Tips for night running
Obviously, a 24-hour race will incorporate a segment during the nighttime, which distinguishes it from shorter ultras of up to 100-km, which are mostly completed during the daylight hours. As such, a minor portion of your training should be devoted to training after dark on terrain similar to your goal race. Treat these runs as practice for the real thing, using similar lighting, foods, fluids, clothing, and shoes as you plan to use in the race. You may want to do a late-night training run or an overnight ultra event if you have never before run in the early morning hours. These trial runs give you a chance to find out if you will get sleepy at night during a 24-hour race. If you do get sleepy, experiment with various forms of caffeine (cola, coffee, or No-Doze) as well as self massage, and with wearing a Walkman and listening to music to find out which methods keep you alert. If you have run 100-mile trail races, then methods that worked well at night in keeping you awake and alert will also work in a 24-hour track race. Be sure to do these late-night runs or races at least a month before the goal 24-hour race, so you can be properly rested and taper in the last two to three weeks before the race.
Scouting the route
If you are able, it is helpful to train on the actual race loop or track. You can then determine many of the details you will need to develop a race plan for your goal race. Determine where on the route crews or your supplies can be placed, and try to select a site that will offer good access while not having to run extra distance to reach your gear. Also note the location of restrooms and aid stations on the loop, as well as which segments might be shaded or into the wind. These details will help you decide which portions of the loop to run and walk. If you can’t train on the race route, then scout out the route the day before the race with your crew to get the detailed race information.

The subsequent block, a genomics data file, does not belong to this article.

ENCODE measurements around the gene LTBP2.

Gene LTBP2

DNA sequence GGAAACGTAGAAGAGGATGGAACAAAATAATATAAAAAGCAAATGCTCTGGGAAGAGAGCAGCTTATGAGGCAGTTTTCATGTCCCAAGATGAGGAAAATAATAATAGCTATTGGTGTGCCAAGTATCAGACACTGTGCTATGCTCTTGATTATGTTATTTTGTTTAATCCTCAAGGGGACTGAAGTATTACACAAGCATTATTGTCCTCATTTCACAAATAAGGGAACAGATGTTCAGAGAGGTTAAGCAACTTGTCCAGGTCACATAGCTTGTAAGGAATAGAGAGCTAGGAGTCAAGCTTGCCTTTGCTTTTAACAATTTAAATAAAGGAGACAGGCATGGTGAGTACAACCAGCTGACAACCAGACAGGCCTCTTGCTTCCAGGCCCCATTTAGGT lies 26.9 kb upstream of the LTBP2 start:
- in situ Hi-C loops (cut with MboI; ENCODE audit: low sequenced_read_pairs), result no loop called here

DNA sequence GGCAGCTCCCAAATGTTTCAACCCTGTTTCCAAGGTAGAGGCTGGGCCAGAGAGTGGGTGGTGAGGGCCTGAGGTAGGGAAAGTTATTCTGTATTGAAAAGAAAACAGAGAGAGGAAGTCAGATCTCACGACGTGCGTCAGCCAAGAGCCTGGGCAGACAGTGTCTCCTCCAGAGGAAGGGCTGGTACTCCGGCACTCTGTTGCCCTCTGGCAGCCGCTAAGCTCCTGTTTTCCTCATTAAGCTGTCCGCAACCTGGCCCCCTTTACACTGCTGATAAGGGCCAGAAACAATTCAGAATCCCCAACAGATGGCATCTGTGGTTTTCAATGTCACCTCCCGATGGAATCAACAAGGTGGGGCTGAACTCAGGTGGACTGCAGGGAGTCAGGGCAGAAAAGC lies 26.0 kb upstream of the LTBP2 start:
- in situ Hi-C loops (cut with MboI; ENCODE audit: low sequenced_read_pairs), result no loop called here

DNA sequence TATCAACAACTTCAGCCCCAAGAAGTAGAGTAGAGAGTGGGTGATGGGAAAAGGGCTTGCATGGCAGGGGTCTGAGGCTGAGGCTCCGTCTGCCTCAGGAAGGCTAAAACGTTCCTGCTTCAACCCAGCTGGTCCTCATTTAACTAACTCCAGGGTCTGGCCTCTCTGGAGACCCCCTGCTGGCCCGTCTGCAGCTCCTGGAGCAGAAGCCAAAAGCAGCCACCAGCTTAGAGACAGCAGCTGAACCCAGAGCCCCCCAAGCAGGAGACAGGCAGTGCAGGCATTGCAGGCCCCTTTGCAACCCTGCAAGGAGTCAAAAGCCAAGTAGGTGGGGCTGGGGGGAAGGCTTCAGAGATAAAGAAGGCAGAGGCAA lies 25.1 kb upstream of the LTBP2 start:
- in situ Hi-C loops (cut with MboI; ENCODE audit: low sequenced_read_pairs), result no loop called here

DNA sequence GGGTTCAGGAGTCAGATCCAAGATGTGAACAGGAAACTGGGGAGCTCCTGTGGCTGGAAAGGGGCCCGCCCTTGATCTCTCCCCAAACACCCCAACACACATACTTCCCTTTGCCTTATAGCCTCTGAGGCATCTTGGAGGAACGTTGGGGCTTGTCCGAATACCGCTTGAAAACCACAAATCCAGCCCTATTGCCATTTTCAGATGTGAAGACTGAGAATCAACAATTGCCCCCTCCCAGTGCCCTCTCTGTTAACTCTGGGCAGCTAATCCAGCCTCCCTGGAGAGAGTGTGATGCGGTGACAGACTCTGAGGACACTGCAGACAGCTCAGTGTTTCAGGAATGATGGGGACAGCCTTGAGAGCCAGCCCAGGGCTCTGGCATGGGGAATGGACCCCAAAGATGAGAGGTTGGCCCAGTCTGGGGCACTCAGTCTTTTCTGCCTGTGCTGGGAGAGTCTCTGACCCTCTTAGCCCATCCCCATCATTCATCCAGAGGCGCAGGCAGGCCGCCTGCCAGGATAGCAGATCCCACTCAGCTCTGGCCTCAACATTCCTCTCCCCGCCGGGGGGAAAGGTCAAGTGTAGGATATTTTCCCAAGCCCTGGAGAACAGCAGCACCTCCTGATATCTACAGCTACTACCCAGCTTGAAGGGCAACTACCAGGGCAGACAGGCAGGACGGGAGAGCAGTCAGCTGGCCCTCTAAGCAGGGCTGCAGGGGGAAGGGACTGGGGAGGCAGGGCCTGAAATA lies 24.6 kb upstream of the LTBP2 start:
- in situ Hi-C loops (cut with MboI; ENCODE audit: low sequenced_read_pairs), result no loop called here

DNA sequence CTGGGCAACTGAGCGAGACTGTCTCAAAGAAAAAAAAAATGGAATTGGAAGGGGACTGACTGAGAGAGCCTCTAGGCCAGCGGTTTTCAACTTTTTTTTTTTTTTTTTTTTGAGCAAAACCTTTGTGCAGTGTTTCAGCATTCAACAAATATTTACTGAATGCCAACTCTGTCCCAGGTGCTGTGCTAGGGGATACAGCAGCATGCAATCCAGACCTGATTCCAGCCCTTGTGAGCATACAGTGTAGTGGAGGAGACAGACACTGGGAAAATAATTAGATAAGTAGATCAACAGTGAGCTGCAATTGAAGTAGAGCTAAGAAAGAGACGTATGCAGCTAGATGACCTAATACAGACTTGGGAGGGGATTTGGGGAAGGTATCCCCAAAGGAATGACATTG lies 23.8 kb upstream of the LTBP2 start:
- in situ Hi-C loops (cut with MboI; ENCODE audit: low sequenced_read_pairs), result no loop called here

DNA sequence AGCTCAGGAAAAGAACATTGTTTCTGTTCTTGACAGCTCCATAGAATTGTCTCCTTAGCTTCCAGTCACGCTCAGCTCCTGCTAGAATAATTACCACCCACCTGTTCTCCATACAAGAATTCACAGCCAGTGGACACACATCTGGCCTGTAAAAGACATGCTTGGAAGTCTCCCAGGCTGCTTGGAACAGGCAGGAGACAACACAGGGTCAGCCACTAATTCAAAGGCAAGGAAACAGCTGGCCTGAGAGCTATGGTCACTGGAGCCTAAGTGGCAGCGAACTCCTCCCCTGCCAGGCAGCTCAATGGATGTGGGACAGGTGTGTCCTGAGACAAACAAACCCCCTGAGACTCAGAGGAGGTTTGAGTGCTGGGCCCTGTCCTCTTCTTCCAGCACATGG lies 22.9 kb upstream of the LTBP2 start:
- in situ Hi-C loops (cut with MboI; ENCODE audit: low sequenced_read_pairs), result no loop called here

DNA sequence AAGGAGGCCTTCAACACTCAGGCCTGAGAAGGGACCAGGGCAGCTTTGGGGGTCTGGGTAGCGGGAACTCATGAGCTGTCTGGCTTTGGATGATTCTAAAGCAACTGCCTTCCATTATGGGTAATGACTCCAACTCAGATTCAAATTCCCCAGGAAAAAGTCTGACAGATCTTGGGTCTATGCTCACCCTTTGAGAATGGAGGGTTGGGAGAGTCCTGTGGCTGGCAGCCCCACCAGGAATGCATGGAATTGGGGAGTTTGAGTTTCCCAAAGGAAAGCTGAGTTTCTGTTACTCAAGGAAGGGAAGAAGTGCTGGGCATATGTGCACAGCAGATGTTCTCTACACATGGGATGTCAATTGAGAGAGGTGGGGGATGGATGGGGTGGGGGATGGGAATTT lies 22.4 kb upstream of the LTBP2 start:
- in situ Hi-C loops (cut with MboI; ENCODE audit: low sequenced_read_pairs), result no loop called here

Nutrition and hydration
During long training runs, determine your likely hydration and nutrition needs for your goal 24-hour race. Weigh yourself before and after your long runs, noting how much fluid you take in during the run. Based on your net weight gain or loss, calculate how much fluid you need to drink per hour to keep your weight level. Try to match this fluid intake during the 24-hour, accounting for weather conditions. You can also keep track of your hydration during the race by bringing a scale and weighing yourself every two to four hours.
Regular intake of food is also important in a 24-hour race, so you can keep moving with steady progress. A calorie intake of 250 to 350 calories per hour in the form of solid food and/ or fluids should be sufficient for most runners to keep a good energy level while not causing stomach distress. A typical runner will use more energy per hour than this, but some substantial portion of the energy used will come from stored fat and muscle glycogen. Intake of salt keeps a balance between fluid intake and processing through the digestive system. The most common forms of electrolytes used in 24-hour race include capsules, food sources such as soup or pretzels, and sports drinks. The intake of electrolytes should offset the loss of salt through sweat, thus preventing problems like nausea and muscle cramping that can occur with significant losses of sodium.